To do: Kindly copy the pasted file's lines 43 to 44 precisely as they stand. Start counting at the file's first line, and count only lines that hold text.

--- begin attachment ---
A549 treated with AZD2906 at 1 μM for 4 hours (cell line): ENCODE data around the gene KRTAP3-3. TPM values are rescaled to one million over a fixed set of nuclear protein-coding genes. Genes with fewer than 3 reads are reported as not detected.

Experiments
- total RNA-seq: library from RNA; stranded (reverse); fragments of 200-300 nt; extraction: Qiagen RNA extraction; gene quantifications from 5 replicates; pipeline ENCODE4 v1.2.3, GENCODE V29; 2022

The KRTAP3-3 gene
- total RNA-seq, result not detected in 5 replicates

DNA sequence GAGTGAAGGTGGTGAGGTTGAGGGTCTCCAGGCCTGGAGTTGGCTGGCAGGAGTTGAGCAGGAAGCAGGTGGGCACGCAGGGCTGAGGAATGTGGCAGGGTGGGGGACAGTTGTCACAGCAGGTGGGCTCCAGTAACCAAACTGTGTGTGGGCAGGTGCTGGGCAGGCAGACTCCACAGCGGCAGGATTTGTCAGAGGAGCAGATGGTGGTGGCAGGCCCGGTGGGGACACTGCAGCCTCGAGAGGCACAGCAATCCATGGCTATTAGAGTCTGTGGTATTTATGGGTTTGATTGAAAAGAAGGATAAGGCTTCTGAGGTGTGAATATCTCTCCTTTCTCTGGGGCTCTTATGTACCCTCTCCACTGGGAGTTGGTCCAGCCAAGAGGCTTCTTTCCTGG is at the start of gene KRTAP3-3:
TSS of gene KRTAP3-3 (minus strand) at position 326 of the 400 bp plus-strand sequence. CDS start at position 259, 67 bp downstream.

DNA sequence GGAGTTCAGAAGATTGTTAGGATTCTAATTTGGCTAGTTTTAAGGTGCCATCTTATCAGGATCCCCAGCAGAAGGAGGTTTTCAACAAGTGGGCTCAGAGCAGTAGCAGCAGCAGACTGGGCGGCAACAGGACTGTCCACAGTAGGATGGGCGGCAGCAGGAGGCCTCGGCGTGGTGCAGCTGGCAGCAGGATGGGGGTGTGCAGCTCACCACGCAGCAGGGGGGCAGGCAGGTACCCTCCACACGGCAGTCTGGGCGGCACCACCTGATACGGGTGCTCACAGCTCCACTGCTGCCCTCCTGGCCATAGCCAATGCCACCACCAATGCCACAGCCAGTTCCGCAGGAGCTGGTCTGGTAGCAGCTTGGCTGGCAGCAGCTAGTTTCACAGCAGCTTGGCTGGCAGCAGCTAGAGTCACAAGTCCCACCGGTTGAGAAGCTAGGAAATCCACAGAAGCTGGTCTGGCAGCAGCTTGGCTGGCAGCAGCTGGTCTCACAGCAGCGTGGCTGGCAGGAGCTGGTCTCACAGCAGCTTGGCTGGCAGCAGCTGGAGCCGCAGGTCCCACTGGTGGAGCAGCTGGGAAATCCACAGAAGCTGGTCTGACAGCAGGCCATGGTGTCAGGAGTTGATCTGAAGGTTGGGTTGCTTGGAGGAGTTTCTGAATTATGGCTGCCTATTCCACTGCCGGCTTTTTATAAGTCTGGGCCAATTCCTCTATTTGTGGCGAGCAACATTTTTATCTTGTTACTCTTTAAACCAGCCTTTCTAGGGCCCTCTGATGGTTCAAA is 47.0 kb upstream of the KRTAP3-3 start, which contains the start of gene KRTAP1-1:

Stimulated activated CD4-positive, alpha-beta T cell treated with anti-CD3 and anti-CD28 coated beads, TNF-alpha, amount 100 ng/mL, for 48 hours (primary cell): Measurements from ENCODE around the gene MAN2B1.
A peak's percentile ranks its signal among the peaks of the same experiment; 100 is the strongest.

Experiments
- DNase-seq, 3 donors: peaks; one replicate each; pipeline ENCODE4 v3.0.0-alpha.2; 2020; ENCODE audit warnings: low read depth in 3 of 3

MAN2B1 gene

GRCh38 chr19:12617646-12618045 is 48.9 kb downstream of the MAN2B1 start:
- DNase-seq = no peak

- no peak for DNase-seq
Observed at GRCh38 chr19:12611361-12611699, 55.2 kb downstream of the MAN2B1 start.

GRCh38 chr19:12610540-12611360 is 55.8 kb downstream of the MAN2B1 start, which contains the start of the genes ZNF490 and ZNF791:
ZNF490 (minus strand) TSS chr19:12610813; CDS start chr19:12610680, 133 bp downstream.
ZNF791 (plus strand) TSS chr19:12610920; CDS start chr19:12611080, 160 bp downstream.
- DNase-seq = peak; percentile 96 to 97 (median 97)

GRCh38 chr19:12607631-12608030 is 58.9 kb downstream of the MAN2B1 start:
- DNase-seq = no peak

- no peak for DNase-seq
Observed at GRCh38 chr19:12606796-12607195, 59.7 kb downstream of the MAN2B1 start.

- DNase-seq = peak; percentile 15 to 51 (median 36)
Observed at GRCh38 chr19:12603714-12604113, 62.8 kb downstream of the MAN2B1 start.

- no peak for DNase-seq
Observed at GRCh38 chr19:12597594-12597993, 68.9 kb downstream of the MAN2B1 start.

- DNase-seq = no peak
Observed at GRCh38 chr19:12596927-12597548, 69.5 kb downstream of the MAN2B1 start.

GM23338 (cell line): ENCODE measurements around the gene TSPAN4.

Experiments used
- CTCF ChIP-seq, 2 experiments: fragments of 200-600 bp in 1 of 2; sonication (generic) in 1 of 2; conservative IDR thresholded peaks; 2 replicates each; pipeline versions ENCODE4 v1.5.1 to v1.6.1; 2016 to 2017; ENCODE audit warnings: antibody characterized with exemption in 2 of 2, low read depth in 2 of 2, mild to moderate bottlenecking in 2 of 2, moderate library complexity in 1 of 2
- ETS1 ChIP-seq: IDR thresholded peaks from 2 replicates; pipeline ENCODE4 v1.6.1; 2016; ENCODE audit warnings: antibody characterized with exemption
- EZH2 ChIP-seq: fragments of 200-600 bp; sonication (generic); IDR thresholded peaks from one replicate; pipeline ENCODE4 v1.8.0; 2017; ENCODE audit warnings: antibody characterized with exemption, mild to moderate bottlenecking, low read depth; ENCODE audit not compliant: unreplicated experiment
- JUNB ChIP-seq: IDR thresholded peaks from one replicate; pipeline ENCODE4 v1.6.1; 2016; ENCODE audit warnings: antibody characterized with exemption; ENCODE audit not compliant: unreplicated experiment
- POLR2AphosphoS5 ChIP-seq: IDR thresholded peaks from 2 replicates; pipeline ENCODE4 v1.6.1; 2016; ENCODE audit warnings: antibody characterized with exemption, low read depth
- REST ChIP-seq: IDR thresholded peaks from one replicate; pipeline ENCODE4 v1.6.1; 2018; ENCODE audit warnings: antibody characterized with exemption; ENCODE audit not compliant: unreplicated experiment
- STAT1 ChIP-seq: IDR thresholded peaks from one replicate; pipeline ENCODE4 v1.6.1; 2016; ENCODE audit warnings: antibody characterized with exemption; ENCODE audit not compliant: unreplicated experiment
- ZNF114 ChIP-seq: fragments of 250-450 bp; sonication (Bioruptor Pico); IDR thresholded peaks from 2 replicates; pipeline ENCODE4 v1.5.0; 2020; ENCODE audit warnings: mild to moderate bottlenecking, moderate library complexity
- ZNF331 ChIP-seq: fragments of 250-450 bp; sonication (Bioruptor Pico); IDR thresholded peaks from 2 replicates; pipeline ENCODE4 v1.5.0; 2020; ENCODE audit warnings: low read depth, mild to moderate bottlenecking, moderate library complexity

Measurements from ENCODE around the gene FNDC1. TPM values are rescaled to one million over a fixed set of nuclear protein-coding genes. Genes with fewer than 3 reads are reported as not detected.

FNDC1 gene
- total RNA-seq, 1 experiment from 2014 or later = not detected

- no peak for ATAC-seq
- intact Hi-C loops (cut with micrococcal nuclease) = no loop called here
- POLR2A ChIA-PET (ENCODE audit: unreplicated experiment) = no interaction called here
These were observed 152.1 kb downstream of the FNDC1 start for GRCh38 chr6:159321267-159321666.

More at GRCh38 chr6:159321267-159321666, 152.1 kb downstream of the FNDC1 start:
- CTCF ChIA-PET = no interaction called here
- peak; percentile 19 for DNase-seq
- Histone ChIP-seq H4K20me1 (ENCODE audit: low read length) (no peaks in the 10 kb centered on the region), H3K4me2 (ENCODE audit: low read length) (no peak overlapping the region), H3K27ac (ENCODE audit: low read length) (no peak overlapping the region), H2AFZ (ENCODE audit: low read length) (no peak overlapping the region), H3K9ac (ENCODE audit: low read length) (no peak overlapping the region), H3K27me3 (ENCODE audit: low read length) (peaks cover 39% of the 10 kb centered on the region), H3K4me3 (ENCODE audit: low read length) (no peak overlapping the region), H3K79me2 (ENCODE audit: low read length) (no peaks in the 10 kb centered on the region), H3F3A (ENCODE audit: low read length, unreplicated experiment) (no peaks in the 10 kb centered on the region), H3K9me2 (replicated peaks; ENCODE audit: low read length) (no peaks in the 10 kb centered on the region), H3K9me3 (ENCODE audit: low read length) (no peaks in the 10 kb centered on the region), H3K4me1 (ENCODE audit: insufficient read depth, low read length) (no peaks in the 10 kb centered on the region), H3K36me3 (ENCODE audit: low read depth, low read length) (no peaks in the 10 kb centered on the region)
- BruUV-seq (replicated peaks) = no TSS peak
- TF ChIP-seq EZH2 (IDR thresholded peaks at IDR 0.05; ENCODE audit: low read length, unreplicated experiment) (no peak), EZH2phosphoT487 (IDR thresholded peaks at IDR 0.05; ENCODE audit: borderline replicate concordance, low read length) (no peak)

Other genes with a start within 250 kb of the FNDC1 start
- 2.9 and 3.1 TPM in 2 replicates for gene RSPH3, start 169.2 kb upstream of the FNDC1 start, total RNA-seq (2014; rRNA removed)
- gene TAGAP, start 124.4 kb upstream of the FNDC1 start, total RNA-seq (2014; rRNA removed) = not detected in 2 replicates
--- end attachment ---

Measurements from ENCODE around the gene FNDC1. TPM values are rescaled to one million over a fixed set of nuclear protein-coding genes. Genes with fewer than 3 reads are reported as not detected.

FNDC1 gene